New York hits you like a ton of bricks
New York hits you like a ton of bricks
By: Taran Adarsh/IndiaFM
Critic's Rating: 17/5
Friday 26 June 2009
John Abraham, Katrina Kaif, Neil Nitin Mukesh, Irrfan Khan
Myth: New York is about 9/11.
Fact: It's not. But it reflects the mood that's prevalent across the globe, post 9/11. The world is divided today. No two opinions on that!
Myth: New York bears a striking similarity to Khuda Kay Liye.
Fact: Nope. Khuda Kay Liye and New York may belong to the same family, of an innocent person being picked up for questioning after the WTC catastrophe, but the similarities end there. In fact, Khuda Kay Liye and New York are as different as chalk and cheese.
New York, helmed by Kabir Khan, attempts to be as real as possible. A tale of friendship, with terrorism as the wallpaper, New York hits you like a ton of bricks at several points in the narrative. In fact, there was a possibility that New York may turn out to be a dry experience, a documentary perhaps, but the drama is so well structured and so gripping that you get sucked into the world of Sam, Omar and Maya from its inception.
New York is a triumph for Kabir Khan, who deserves distinction marks for handling the subject with remarkable maturity. Also, this film should be a turning point for John, Katrina and Neil. More on that later.?
The verdict? New York is, without doubt, one of the finest films produced by Yash Raj. Grab a ticket today!
Omar [Neil Nitin Mukesh] has gone abroad for the first time in his life and soon enough, he begins to see and love America through the eyes of his American friends, Sam [John Abraham] and Maya [Katrina Kaif]. But an incident changes the world around them.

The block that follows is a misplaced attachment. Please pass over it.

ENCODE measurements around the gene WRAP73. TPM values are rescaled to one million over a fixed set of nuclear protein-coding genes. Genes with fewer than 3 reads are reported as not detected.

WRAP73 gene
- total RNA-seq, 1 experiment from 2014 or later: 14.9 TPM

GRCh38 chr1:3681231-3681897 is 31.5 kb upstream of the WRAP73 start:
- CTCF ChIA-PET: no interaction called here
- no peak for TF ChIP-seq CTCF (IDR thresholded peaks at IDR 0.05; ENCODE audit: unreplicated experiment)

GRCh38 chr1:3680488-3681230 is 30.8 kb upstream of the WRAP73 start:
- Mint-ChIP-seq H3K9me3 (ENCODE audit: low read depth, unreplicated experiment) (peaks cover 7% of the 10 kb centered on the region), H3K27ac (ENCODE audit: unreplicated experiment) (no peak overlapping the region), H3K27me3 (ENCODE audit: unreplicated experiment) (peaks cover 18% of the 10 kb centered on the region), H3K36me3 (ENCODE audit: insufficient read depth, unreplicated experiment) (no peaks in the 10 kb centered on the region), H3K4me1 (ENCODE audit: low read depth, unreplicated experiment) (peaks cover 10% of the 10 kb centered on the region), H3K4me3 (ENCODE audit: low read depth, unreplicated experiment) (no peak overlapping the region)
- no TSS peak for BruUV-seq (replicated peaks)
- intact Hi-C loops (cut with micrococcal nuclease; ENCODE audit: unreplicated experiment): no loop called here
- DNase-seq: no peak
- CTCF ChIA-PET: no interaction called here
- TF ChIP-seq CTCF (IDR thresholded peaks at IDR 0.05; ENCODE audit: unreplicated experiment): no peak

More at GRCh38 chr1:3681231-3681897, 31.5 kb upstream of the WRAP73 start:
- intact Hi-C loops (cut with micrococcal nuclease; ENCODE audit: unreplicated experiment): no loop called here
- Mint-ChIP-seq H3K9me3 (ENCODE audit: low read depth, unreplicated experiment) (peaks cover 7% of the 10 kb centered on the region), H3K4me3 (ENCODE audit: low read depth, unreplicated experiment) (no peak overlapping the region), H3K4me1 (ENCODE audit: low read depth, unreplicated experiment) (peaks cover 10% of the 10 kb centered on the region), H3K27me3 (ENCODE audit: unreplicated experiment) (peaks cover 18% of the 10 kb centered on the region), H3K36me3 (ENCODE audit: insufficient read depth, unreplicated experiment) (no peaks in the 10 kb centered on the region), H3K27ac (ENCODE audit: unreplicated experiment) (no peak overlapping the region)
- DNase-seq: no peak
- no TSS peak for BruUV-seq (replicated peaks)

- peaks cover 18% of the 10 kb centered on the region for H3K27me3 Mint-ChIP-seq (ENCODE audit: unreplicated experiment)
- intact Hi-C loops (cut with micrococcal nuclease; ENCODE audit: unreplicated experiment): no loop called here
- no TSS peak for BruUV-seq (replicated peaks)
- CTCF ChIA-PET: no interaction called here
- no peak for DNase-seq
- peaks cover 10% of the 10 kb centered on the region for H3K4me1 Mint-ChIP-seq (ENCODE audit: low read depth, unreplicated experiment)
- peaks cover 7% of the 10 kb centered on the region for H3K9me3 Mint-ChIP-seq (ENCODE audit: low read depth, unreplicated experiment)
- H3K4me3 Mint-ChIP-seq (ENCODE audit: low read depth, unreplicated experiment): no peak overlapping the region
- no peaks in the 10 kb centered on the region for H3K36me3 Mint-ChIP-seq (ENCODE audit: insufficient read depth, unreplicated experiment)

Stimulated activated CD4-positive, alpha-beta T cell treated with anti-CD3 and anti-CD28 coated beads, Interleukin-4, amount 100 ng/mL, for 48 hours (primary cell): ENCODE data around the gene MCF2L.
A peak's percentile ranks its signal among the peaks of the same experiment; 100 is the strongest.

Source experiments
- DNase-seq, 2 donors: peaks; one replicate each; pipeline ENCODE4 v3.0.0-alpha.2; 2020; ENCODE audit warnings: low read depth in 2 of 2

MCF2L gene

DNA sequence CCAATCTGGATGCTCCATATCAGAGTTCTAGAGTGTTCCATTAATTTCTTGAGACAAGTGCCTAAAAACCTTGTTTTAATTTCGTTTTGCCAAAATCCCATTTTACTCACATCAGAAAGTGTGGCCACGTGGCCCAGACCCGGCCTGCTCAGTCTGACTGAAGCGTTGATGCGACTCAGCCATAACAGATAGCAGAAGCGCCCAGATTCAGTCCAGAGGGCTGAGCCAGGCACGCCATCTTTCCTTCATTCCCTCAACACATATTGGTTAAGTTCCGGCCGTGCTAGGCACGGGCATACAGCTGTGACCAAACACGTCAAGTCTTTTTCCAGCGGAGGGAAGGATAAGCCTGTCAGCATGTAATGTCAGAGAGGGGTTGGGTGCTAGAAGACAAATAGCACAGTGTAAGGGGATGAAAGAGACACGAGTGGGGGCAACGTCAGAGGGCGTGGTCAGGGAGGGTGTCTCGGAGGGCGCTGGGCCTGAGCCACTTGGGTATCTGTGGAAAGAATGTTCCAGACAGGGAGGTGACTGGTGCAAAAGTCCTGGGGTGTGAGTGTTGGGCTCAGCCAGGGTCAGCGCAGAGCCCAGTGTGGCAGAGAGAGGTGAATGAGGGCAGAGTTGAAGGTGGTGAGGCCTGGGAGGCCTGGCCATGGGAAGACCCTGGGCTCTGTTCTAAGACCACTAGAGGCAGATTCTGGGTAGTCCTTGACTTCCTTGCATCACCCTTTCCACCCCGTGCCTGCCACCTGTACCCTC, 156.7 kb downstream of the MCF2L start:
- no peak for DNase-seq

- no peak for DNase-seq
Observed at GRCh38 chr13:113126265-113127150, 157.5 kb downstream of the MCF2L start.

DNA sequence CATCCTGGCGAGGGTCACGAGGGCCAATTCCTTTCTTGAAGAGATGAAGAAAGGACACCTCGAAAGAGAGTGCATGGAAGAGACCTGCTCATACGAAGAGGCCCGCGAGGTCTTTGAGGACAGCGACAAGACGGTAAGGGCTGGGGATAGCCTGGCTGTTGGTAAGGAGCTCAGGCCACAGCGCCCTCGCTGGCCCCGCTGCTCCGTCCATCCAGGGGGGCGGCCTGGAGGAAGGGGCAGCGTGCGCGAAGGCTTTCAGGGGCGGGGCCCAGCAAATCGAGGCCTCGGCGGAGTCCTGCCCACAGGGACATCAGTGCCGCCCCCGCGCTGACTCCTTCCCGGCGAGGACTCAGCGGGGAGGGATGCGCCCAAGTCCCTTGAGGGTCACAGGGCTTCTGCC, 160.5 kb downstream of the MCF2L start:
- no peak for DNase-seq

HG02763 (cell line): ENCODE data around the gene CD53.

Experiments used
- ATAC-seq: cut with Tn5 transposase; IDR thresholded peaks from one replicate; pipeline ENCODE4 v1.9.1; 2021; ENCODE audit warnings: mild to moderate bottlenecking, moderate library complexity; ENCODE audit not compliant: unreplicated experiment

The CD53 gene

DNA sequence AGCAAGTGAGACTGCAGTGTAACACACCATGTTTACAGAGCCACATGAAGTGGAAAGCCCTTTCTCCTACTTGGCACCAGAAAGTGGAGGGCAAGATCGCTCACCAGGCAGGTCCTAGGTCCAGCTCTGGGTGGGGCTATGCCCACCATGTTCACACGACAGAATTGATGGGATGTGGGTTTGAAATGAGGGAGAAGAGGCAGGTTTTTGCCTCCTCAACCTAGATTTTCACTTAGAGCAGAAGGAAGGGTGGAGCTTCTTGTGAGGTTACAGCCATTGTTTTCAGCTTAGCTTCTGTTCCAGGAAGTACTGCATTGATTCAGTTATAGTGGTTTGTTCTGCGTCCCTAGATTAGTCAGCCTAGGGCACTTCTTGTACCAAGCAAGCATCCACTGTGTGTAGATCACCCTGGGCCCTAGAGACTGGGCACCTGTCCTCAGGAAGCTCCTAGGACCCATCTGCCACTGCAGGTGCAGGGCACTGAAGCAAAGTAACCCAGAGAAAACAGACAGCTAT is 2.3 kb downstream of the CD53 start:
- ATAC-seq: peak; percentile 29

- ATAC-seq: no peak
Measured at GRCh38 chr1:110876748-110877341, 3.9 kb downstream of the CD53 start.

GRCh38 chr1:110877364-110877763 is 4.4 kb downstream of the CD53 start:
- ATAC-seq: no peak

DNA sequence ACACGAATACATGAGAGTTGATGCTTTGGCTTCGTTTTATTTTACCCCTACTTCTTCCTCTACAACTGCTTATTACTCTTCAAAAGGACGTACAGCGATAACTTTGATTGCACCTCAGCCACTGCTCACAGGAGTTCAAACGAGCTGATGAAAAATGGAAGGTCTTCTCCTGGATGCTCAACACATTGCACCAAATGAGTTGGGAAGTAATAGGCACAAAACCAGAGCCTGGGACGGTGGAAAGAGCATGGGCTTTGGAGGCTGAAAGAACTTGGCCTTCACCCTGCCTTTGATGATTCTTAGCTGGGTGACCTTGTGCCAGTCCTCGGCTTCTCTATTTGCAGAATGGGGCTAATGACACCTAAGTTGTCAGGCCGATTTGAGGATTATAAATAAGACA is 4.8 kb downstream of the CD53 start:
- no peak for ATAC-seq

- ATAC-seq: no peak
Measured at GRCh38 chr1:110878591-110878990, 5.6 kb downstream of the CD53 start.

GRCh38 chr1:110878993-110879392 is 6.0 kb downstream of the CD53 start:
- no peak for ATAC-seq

At this point enters Agent Roshan [Irrfan], an FBI agent, who sets the ball rolling for a series of tumultuous events that turn the lives of these friends upside down.
New York affects you like no other Hindi film has done so far [on 9/11]. In fact, there are portions that give you goose bumps, especially towards the second half of the film, when John recounts his past.
One of the reasons why New York works is because not once does Kabir Khan borrow from the past or tilt towards predictable stuff. You just can't guess what and where the story is headed and what the culmination would be. The director and his team of writers establish the plot and characters beautifully, but the real action is reserved for the second half. The nightmarish experience that John undergoes is disturbing, but lifts the film several notches up.
But New York has its share of loose ends. The film dips in the second hour. It tends to gets lengthy before it reaches a powerful, brilliantly executed climax. Also, a few sequences only add to the length of the film, which could've been curtailed in the writing stage itself.
Director Kabir Khan picks up a real incident?innocent civilians being suspected as terrorists, soon after 9/11?and weaves a brilliant tale around it. The screenplay is its biggest star, without a doubt. Given the fact that New York isn't one of those routine masala fares, Kabir has injected songs only when required. Cinematography is striking.
Now here's another surprise. John, Katrina and Neil, all actors, deliver their career-best performance. If the first half belongs to Neil, John takes over the second hour completely. John is superb when he recalls the past. You can feel his pain, that effective is his performance. Also, note his expressions towards the end. This is a different John, for sure. Just one word for his performance?fabulous!
Neil was remarkable in Johnny Gaddar, but disappointed in Aa Dekhen Zara. Fortunately, he's in top form this time around. Katrina gives you the biggest surprise. Known for her glamour roles, Katrina proves that she can deliver if the director and writer offer her a role of substance. She's outstanding. In fact, people will see a new, different Katrina this time. Irrfan is, as always, first-rate.
On the whole, New York is amongst the finest films produced by Yash Raj. At the box office, there's no stopping this one. Go for it now!
Rating: Four stars out of five